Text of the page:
Can Unbelief Distort Our Vision?


I lived near the village of Bethsaida. It was founded by a fisherman and named for his home; namely, the house of the fisher. It was located on the Northeast corner of the lake of Galilee. It was that part of Galilee, east of the Jordan River, located in Greek territory. Bethsaida had a mixed population of Gentiles and Jews that lived off the fishing industry. Jesus had come to Bethsaida many times, but found little acceptance. He had blessed them with healing and mighty works, but they refused to repent of their sins. They were a stubborn people and not much inclined to change. Jesus told them once that if He had done what He did for them in Sidon and Tyre, they would have repented in sackcloth and ashes. For that reason, the Gentile towns would fare better on Judgment Day than Capernaum and Bethsaida. That forward warning hardened the inhabitants of “Fisher’s Town” even more. Jesus, at that time, was spending more time in these two places than anywhere else in all of Galilee and Judea. He had even chosen three followers that came from Bethsaida: Simon Peter, Andrew brother to Peter and Philip.

Bethsaida had some good and kind people. I was blind and depended on others to help me. One day, several of them decided to take me to Jesus and begged Him to restore my sight. Needless to say, I had become a disgruntled person. I must have been a real pest to these compassionate individuals that bothered with me. Of course, our Hebrew law required that people looked after me. Blind people were led to and sat in places where they could beg for alms. I did not have to be led or placed. I lived outside the village and walked to the road where people passed regularly. If I did require help, I would ask anyone that was passing, especially if someone dropped something into my hat. But these people that took me to Jesus did not ask me whether I wanted to go, they just took me. I did not mind what they were doing. And this was not the first time that some people were dragging me off to some healer. I did not set my hope too high and experience some more disappointments. Believe me, I had asked myself for a reason why I was punished with blindness? I was not at all a bad person. For whom was I atoning? Was I being judged for the sins of my village? I know that others thought of me as one that was being punished for some evil my family or I must have done. But no one could lay a finger on that bad thing that caused my blindness.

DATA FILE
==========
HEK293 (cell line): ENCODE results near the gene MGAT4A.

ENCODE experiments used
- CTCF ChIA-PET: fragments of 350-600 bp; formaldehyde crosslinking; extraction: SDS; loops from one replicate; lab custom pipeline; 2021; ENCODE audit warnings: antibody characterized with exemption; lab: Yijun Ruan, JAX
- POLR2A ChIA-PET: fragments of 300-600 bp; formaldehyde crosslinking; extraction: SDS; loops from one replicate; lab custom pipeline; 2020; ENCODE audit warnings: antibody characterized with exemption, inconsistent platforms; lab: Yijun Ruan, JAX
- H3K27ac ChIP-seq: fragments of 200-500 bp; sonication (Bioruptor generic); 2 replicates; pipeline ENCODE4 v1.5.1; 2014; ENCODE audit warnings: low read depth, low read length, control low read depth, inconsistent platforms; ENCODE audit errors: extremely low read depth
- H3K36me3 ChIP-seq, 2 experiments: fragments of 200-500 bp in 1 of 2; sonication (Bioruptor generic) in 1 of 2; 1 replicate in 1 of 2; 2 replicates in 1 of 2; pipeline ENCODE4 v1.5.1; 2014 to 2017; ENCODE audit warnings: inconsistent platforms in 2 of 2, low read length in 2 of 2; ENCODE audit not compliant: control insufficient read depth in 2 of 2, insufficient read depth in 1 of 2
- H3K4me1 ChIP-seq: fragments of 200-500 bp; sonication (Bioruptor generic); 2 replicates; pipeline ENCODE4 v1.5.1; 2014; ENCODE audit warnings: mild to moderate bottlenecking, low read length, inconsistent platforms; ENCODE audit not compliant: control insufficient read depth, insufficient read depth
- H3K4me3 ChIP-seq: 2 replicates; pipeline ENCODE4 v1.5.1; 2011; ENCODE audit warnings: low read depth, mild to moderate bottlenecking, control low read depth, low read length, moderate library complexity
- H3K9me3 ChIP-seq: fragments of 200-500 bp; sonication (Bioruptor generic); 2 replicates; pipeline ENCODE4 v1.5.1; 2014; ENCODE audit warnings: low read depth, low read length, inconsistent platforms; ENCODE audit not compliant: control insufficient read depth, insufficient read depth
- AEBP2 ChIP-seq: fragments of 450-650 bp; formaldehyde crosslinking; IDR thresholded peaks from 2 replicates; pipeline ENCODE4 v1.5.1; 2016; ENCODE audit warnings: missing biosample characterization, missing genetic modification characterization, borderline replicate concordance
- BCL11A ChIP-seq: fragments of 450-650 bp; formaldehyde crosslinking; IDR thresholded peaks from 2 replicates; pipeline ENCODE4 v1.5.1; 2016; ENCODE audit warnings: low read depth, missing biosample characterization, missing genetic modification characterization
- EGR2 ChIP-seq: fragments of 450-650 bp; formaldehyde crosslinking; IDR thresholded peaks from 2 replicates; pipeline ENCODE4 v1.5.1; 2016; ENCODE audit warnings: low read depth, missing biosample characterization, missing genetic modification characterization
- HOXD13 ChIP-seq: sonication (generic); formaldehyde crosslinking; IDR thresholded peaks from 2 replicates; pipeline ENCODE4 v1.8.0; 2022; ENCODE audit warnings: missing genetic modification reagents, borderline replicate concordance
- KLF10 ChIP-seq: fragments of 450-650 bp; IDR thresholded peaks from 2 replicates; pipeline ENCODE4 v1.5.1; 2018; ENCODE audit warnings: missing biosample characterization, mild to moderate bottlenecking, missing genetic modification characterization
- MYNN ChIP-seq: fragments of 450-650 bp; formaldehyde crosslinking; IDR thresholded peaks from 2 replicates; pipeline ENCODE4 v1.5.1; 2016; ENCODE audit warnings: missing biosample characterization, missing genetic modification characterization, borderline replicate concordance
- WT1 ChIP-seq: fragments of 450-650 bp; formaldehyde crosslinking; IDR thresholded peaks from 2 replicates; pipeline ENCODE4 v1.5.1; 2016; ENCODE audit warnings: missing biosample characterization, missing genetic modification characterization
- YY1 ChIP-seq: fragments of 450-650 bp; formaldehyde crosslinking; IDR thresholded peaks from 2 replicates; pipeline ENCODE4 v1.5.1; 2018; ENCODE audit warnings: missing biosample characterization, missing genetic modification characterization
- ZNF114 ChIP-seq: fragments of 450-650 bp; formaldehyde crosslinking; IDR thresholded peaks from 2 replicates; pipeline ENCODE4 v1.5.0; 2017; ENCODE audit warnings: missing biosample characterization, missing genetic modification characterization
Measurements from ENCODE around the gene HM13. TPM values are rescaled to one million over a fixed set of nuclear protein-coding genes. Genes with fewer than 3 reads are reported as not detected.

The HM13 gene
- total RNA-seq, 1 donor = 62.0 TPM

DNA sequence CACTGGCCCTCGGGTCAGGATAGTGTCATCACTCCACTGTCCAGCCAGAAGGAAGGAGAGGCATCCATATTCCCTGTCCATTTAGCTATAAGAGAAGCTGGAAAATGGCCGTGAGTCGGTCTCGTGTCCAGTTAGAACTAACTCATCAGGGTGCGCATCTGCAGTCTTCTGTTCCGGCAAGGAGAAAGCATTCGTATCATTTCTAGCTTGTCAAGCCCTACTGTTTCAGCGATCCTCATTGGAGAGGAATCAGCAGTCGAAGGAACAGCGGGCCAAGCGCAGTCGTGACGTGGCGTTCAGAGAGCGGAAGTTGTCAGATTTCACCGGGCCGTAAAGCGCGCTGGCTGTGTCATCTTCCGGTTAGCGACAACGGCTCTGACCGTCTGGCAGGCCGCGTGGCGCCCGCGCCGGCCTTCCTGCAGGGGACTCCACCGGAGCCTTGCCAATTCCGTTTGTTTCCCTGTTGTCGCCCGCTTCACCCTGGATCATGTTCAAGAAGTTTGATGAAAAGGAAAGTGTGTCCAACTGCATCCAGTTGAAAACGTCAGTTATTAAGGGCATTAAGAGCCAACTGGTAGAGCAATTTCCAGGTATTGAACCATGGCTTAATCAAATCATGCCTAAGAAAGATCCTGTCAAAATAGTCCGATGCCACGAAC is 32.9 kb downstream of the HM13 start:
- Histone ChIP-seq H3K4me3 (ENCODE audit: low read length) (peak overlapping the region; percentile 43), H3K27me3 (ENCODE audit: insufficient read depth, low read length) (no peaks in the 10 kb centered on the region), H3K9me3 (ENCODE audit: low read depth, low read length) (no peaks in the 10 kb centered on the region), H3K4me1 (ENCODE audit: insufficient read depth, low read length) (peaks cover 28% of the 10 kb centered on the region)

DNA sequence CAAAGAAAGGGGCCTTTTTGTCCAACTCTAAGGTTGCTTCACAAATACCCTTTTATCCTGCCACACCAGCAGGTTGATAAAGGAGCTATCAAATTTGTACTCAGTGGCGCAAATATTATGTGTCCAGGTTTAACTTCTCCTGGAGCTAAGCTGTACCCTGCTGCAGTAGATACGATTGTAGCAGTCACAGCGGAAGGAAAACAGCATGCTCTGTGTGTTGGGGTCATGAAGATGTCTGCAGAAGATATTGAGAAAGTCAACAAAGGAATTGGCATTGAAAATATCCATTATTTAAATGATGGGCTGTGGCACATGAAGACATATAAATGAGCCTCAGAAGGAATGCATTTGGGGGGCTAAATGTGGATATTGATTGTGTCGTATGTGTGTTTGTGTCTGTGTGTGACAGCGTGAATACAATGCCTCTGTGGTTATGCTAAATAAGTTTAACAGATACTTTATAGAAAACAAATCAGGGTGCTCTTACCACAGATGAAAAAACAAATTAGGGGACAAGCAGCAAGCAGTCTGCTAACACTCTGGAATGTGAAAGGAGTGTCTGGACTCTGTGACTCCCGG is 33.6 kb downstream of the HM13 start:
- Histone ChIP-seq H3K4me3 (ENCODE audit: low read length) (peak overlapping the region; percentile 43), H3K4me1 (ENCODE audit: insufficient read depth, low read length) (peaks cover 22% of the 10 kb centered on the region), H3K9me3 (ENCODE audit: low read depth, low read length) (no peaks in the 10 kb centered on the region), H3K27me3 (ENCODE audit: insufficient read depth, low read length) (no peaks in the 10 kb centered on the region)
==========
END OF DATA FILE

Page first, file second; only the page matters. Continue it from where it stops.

Jesus did not turn away anyone that came to Him for help. In spite of the people of Bethsaida, He welcomed the kind people that had brought me to Him and begged Him to touch me. They had heard of many cases that were touched by Jesus and were healed. They believed that His touch would restore my sight. Without saying a word, Jesus took me by the hand and led me out of the village. He did not want another public display for an unbelieving town. He wanted to deal with me on a personal basis and away from other people. This one was to between Jesus and me. What He was about to do to me would have been laughed at and ridiculed. He spat on my eyes. Yes, that was what He did. His spit was medicine – remarkable medicine. It had the power to penetrate my blindness. It relaxed my eye muscles and softened the tiny blood vessels and moisture entered my dried out eyes. Then, Jesus placed His hands over my eyes so that they could adjust to the outside light. After a while, He removed His hands and wanted to know what I saw. To my amazement, I did see for the first time in my life, only human beings were moving about as if they were large trees. My vision had returned, but only to half the clearance it required.

I was one of the rare individuals, who required a second douse of Jesus’ medicine and healing power. I am very thankful that Jesus repeated the treatment. Just think, if He had let me go with my distorted vision? Just think, how many people in the world have a blurred vision? They see, like I did, everything out of proportion. I saw things larger – far larger than they were in reality. To live with that perception that things are enormously large is just as bad as being blind. In fact, it is down right dangerous. Just imagine you see a mouse and you think it is twice as big as you are and therefore capable of swallowing you? Suppose your mind wants your eyes to look at a problem that appears larger than a mountain? In reality, it is only a molehill. I think you get my drift. Jesus knew where I was headed and He laid His hands back on my eyes and allowed them to adjust to normal sight. It was the Jesus’ sight. Now, I could see how things really looked and how they really were. Friend, it is very important to let Jesus cover your eyes so that you too can see things they way they ought to be seen. I no longer confused real men with trees.

Jesus gave me strict orders not to return to the village. He sent me home to my family and my loved ones. My mission was first of all to those that were closest to me. All good things must first be shared at home before they can be passed on to the outside. In my case, Jesus did not want the village to share in my miracle. The people in town were not deserving of a proper vision. They were to go on in their distorted views of things. Their blindness was mental and for such a defect, Jesus had no medication. Jesus could not do what He did to my eyes in front of unbelievers. In their midst, I would have remained blind.